Collaboration The Future Enterprise James S.Pickens www.jspickens.com.
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Collaboration The Future Enterprise James S.Pickens www.jspickens.com
Collaboration Creates Value Much of today’s business is headed into a horizontal future. Vertically-integrated enterprises are unbundling their horizontal components as they focus on their core competencies and outsource non-core activities. This has the virtue of allowing them to concentrate on increasing capital efficiency and maximizing technologies.
Collaboration Creates Value Global customers, however, require global contracts, global account management and globally consistent levels of service. They demand solutions that necessitate multiple organizations to quote, propose, design, sell, deliver and service together. Partner organizations must work in unison to meet customer requirements.
Collaboration Creates Value An enterprise must assemble its partners, creating visibility and coordination using strategies referred to as “Value Webs.” Value Webs are the pragmatic application of business and technology logic that expand the collaboration footprint across multiple organizations to achieve virtual end-to-end connectivity.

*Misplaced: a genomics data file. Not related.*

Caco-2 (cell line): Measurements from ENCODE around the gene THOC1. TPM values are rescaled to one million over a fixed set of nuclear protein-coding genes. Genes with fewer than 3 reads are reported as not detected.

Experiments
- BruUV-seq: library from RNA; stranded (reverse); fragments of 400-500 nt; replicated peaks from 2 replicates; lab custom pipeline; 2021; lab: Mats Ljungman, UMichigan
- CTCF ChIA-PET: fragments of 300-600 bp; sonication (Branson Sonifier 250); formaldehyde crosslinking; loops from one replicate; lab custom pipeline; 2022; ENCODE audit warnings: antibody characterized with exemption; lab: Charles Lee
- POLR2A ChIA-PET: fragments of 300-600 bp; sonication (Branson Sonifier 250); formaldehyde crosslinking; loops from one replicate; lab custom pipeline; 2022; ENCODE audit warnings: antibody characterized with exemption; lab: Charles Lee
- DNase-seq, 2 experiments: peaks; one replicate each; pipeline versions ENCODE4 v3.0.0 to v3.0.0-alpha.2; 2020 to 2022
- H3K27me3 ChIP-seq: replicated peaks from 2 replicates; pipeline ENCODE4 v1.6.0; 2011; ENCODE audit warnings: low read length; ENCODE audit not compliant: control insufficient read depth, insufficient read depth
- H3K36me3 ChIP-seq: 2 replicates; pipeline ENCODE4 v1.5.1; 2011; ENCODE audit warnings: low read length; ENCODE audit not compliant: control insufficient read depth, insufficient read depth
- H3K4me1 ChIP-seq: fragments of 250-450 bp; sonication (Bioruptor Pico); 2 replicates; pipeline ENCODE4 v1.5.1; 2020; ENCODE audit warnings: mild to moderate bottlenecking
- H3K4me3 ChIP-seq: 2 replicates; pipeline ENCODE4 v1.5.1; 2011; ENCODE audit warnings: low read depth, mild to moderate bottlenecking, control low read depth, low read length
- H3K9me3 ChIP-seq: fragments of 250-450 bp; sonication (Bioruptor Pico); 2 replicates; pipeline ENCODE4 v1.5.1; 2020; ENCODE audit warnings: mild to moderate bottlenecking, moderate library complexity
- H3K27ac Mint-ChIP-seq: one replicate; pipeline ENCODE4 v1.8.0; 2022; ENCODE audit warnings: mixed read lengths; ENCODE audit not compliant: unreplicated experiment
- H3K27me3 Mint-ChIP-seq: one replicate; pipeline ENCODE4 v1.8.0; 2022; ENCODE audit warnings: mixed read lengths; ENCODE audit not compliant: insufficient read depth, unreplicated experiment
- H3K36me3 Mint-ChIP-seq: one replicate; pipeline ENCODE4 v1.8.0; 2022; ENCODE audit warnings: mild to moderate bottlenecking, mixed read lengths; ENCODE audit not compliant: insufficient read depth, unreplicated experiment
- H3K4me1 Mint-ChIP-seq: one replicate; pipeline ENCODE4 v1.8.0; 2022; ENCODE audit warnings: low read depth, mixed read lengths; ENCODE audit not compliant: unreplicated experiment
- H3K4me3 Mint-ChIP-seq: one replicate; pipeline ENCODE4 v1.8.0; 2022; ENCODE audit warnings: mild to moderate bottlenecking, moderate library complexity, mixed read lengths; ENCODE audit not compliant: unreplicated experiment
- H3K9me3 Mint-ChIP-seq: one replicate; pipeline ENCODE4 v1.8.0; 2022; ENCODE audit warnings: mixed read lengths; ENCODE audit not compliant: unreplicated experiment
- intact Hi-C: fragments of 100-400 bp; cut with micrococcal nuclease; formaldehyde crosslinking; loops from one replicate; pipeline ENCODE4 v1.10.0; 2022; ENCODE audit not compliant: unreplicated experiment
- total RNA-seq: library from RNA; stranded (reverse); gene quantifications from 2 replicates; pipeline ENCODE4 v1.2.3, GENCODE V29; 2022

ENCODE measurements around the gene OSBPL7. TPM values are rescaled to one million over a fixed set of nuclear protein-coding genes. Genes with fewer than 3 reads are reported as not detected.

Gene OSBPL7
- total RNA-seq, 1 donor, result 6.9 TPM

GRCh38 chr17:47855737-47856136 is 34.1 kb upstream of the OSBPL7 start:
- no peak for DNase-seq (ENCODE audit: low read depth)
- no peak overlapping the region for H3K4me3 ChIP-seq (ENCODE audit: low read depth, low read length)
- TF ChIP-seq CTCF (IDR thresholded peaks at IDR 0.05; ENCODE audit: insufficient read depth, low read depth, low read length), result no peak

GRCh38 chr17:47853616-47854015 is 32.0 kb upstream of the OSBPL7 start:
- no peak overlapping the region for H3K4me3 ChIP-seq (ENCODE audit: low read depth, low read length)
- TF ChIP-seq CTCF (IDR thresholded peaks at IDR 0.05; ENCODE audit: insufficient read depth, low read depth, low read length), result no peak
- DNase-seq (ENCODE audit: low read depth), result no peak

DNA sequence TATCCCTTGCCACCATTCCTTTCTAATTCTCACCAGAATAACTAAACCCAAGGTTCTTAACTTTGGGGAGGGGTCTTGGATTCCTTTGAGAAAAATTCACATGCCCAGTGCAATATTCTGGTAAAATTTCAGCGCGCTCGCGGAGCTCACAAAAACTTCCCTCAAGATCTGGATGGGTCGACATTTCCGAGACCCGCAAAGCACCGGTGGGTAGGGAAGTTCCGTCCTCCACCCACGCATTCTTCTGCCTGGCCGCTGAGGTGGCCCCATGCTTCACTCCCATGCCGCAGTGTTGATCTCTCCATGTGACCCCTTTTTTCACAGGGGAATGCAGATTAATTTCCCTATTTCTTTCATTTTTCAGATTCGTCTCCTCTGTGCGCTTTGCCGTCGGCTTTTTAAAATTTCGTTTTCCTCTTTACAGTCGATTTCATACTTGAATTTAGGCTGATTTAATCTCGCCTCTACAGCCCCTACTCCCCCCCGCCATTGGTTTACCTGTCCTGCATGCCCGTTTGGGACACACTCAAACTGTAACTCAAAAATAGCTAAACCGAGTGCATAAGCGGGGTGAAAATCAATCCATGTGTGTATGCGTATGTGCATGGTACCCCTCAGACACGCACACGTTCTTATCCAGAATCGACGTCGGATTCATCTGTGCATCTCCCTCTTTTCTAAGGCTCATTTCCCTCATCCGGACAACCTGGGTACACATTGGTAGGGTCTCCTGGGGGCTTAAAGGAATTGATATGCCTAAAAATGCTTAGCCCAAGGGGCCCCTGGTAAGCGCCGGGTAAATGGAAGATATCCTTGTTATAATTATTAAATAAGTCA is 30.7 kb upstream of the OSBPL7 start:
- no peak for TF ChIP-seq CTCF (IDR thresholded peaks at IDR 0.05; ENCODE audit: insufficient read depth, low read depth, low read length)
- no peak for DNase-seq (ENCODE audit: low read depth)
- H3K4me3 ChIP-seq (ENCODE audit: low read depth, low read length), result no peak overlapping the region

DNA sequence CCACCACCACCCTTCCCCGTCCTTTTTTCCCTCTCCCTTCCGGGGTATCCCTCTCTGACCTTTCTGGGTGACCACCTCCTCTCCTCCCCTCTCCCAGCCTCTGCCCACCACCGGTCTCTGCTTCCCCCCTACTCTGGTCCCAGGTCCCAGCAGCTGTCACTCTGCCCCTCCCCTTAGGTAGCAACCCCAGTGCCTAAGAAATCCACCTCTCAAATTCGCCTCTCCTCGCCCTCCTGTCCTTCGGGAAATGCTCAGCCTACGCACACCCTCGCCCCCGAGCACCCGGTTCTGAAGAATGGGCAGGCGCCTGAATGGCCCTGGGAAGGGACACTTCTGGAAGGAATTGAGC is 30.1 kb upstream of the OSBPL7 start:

The Five Challenges of Collaboration Collaboration presents five challenges. – First, it requires a sharp identification of the sources of business value *. – Second, it must motivate the partners who need to collaborate *. – Third, it needs a process framework that imposes only minimum commonality. – Fourth, it must create the right organizational alignment for partners to interact effectively and flexibly* – Fifth, effective collaboration must be underpinned by an insightful technology architecture *.
Traditional Technology Architectures Traditional technology architectures fail to provide the necessary platform for virtual Value Web collaboration. This type of collaboration requires a strategic framework based on a new technology model.
Traditional Technology Architectures Over the last decade, ERP (Enterprise Resource Planning) systems have served as the primary technology to facilitate collaboration within the enterprise.
Traditional Technology Architectures ERP technology creates tight coupling of processes and data, mostly in real time. This is valuable, but practical only within a limited organizational scope: typically functional, country, or product group operations